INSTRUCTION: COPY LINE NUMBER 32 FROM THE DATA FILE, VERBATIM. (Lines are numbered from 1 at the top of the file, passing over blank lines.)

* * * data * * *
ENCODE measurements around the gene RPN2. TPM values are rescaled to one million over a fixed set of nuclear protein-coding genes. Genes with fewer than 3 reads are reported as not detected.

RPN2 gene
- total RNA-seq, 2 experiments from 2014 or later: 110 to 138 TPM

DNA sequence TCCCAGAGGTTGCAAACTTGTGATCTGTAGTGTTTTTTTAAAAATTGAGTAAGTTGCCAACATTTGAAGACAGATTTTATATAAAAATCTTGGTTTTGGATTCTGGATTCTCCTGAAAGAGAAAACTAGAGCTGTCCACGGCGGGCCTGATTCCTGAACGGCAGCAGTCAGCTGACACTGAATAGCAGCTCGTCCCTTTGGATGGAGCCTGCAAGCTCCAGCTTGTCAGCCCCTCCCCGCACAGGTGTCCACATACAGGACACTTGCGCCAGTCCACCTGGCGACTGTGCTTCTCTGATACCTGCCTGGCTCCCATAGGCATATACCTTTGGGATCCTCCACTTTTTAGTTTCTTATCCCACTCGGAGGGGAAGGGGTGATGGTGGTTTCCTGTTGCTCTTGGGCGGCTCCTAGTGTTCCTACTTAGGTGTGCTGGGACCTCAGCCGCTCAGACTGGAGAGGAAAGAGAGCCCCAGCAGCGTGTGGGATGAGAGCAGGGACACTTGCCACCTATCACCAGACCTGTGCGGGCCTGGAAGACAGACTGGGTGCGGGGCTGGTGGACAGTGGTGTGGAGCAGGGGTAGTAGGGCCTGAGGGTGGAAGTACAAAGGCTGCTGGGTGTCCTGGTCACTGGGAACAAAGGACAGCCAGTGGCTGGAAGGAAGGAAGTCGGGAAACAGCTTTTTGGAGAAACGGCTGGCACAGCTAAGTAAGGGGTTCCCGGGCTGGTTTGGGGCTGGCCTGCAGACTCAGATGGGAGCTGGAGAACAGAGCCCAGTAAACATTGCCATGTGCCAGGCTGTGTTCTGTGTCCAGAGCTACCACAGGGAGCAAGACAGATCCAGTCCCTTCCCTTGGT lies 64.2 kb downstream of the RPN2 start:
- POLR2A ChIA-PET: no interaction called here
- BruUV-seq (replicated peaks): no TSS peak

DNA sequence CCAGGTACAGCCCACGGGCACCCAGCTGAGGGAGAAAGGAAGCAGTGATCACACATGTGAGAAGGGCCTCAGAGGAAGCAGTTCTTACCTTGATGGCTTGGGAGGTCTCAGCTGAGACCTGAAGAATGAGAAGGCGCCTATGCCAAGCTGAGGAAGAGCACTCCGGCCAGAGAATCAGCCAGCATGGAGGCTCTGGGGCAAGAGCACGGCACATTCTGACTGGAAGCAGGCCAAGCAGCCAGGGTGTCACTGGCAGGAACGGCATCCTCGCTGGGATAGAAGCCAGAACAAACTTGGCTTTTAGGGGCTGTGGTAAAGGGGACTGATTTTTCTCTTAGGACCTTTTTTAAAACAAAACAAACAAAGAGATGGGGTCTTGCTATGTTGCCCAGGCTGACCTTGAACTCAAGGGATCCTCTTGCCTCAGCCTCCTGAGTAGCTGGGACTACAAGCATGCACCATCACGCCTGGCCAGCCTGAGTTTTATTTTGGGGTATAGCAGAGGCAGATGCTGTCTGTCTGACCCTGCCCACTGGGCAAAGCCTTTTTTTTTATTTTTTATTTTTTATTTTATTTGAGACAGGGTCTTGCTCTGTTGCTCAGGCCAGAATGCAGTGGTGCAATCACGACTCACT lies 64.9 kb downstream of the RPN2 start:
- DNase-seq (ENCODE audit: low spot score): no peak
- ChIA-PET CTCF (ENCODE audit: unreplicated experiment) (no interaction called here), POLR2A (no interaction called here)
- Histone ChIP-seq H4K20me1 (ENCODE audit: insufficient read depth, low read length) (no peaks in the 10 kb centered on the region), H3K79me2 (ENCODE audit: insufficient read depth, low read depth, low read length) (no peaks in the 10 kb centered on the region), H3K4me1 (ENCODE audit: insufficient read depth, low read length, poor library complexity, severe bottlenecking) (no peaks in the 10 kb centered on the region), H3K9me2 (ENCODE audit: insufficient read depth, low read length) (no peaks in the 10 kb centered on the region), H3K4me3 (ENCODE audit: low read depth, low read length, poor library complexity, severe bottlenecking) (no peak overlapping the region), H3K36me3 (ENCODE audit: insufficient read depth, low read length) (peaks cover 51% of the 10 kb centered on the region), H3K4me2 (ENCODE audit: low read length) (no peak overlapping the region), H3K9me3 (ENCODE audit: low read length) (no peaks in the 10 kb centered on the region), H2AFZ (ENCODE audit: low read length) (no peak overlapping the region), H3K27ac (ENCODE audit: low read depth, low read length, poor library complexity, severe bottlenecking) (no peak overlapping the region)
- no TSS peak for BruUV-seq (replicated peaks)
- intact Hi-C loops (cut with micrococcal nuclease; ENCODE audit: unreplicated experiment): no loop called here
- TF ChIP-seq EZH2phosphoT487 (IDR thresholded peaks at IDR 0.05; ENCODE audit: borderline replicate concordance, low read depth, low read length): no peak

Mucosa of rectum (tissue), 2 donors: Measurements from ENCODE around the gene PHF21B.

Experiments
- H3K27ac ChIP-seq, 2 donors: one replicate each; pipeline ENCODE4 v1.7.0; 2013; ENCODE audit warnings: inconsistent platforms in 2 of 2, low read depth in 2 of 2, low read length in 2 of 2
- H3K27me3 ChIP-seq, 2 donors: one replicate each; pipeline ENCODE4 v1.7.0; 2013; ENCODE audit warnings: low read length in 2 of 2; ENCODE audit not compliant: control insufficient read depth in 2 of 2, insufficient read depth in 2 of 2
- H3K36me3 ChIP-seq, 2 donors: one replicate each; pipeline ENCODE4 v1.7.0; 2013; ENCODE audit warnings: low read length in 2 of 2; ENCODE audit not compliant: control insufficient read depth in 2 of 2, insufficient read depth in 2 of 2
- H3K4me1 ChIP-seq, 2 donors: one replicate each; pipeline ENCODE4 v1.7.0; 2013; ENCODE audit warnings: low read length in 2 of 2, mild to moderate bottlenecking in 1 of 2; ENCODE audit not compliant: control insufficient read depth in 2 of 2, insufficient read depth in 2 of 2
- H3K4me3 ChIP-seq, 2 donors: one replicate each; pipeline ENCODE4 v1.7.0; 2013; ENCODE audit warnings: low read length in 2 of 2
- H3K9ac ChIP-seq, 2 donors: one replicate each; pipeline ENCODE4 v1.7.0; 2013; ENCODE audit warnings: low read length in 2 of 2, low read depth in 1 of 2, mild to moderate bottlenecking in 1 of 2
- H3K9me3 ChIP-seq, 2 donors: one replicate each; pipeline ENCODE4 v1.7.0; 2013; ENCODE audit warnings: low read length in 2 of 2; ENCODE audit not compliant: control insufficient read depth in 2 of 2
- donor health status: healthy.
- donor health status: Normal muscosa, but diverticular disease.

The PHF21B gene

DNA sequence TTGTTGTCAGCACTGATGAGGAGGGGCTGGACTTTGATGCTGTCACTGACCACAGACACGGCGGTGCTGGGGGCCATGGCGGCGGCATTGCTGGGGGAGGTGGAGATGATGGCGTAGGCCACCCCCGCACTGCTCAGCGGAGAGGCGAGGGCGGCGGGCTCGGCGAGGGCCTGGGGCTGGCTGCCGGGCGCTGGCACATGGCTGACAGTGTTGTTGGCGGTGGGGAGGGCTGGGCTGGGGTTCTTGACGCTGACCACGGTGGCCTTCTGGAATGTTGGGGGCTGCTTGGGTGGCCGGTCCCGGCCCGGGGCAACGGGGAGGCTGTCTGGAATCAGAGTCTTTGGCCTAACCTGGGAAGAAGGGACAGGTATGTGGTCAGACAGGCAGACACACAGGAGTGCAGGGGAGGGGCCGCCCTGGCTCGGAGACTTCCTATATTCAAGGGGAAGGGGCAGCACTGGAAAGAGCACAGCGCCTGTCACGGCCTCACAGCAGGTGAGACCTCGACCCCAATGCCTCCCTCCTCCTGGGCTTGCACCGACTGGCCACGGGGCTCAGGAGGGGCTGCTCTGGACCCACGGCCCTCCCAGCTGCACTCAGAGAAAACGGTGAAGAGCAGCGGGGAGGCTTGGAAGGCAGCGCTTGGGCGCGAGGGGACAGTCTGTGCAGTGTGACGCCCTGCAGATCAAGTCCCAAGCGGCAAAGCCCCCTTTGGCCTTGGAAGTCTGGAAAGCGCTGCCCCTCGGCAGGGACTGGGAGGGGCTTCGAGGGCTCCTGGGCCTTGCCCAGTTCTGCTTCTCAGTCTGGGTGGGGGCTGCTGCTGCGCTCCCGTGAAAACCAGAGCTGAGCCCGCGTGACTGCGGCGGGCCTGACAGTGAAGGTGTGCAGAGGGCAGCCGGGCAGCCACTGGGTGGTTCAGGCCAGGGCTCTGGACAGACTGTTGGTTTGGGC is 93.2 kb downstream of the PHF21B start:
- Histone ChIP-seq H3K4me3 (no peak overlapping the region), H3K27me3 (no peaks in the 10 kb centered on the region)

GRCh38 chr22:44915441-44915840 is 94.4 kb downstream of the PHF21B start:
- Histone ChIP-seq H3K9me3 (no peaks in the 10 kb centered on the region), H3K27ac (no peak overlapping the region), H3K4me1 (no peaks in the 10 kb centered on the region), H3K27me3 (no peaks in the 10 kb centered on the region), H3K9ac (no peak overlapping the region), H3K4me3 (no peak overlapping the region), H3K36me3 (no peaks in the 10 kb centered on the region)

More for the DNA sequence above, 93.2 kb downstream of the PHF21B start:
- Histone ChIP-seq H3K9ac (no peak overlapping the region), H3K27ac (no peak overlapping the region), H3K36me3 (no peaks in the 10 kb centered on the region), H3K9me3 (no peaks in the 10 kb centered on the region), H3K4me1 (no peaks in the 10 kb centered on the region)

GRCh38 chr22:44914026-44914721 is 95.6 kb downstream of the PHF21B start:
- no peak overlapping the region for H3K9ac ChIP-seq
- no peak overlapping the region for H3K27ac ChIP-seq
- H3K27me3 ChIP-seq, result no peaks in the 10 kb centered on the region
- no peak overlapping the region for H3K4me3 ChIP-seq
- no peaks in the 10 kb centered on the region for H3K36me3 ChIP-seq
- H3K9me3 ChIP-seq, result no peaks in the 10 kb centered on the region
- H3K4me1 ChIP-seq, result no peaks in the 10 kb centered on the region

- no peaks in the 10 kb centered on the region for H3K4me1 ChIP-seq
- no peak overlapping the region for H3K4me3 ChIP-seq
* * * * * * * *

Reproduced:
GRCh38 chr22:44914026-44914721 is 95.6 kb downstream of the PHF21B start: